I maintain a resource website, FilterLists, which is essentially a directory of txt files hosted around the net. I am trying to build my first WordPress plugin to (a) learn and (b) add a new feature to this tool.

I am trying to scrape the last modified time of each of the linked txt files (as provided in the actual text by the authors). As it stands, my first pass at the plugin works properly, but does all of the scraping and parsing at the time a visitor (or, in my case, the CDN every few hours) requests the site, which takes way to long to do for all of the files listed. Ideally, I'd like to periodically ping each of the files at regular intervals probably using something like wp-cron (which I am not familiar with outside of knowing it exists) and caching the results. If I can get all of the Last Modified dates updated once a day or so, that would be sufficient.

Here's the plugin so far, and you can see it working live on the first 5 txt links on the FilterLists site linked above.

Can anyone point me in the right direction to [have wp-cron] scrape the dates periodically rather than at page request time?

I'm pretty new to PHP and WP development, so verbosity is welcomed.

Thanks.

up vote 1 down vote accepted

The Transient API may help you here. A transient is variable stored for a defined amount of time.

function filemtime_remote( $url )
{
    $list = file_get_contents( $url , null , null , 0 , 200);
    $important = explode("Last modified: ",$list)[1];
    $mydate = substr($important, 0, 21);
    return $mydate;
}

The above is your current code which seeks the "Last modified" time each time a page is loaded.

You can convert it to:

function filemtime_remote( $url ){   
        # Get the transient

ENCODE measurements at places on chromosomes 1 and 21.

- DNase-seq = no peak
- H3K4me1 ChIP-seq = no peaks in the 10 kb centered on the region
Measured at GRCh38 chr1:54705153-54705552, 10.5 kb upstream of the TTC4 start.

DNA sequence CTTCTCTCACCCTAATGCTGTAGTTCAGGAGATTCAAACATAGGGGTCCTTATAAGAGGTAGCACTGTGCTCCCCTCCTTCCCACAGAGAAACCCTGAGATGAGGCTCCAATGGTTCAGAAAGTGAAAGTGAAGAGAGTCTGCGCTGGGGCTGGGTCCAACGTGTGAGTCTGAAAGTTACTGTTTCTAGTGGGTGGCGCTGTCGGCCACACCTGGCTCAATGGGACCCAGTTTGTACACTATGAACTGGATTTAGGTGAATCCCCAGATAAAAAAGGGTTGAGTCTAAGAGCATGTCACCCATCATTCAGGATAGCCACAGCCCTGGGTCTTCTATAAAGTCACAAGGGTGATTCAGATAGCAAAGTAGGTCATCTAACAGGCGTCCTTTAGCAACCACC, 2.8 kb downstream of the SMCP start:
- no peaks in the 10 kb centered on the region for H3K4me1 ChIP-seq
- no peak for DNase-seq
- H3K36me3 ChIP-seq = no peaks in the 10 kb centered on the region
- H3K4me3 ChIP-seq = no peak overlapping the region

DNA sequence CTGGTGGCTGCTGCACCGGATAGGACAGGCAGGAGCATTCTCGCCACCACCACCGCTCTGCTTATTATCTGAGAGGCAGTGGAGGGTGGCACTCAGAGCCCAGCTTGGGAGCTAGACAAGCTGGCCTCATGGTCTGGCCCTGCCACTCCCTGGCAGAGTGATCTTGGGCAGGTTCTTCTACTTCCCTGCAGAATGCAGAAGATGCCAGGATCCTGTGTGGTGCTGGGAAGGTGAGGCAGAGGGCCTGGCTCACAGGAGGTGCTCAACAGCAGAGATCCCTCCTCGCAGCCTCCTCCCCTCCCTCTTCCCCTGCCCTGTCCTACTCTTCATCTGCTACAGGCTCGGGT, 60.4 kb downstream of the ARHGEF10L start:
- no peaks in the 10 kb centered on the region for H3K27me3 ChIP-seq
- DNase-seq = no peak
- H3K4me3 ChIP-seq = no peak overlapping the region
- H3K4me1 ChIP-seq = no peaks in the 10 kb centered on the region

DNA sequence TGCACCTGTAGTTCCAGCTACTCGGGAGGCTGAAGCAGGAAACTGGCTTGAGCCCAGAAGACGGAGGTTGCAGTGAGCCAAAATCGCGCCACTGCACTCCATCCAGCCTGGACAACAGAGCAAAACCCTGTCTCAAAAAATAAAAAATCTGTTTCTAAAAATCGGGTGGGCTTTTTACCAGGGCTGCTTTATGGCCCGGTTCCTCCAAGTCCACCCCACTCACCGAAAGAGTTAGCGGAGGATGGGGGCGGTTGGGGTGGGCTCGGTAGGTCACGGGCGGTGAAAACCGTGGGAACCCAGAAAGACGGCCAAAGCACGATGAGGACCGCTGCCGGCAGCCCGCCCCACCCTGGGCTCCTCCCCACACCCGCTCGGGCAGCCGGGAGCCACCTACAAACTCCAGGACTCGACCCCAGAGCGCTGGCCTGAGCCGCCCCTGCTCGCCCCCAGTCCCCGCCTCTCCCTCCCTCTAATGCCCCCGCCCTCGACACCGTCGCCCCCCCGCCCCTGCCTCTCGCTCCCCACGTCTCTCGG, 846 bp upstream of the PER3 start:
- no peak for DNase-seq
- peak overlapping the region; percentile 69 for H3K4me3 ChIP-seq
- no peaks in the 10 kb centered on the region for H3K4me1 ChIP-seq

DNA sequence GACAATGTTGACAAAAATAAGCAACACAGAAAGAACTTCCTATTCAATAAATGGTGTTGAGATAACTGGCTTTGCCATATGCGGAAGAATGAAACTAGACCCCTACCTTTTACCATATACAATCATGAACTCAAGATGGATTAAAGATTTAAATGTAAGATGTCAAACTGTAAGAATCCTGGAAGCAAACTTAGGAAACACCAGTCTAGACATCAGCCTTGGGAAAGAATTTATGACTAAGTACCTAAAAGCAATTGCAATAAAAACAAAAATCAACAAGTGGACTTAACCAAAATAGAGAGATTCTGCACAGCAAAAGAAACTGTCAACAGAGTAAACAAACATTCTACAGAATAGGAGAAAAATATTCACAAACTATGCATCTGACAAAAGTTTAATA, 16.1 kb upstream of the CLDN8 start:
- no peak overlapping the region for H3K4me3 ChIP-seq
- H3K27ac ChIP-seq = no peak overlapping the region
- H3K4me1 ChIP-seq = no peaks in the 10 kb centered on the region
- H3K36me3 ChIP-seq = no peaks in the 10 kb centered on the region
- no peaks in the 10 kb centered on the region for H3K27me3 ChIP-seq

$mydate = get_transient( 'lm_' . esc_url( $url ) );

        if( false === $mydate ) {
            # The transient expired or does not exist, so we fetch the last modified again
            $list = file_get_contents( $url , null , null , 0 , 200);
            $important = explode("Last modified: ",$list)[1];
            $mydate = substr($important, 0, 21);

            # We then save that date in a transient(which we can prefix with something like "lm_")
            # We are saving the transient for 12 hours
            set_transient( 'lm_' . esc_url( $url ), $mydate , 12 * HOUR_IN_SECONDS );
        }

        return $mydate;
    }

I haven't tried it, but the logic is here: Use get_transient() to see if we have a value recorded with the last 12 hours. If we do have a value (the returned value will not be FALSE), use that value. If we do not have a value(the returned value will be FALSE), then request the data and then save it in a transient, using set_transient(), that will expire in 12 hours.

  • thanks for that! that makes sense. I will try it later on tonight. Since this function is called via a shortcode, could I maybe use a random (between reasonable limits, like 6-18 hours) transient timeout for each url so that, in theory, all of the urls will not have to be hit at the same time for one unlucky visitor every 12 hours? Also, will the $mydate variable work properly for all instances of the shortcode calling this function? Or would I somehow need an array of variables to store the unique transient value for each instance of the shortcode? – Collin M. Barrett Feb 29 '16 at 20:07
  • It worked and is now live on the first half of the lists on FilterLists! Still testing, but this got me going. Thanks! – Collin M. Barrett Feb 29 '16 at 21:14

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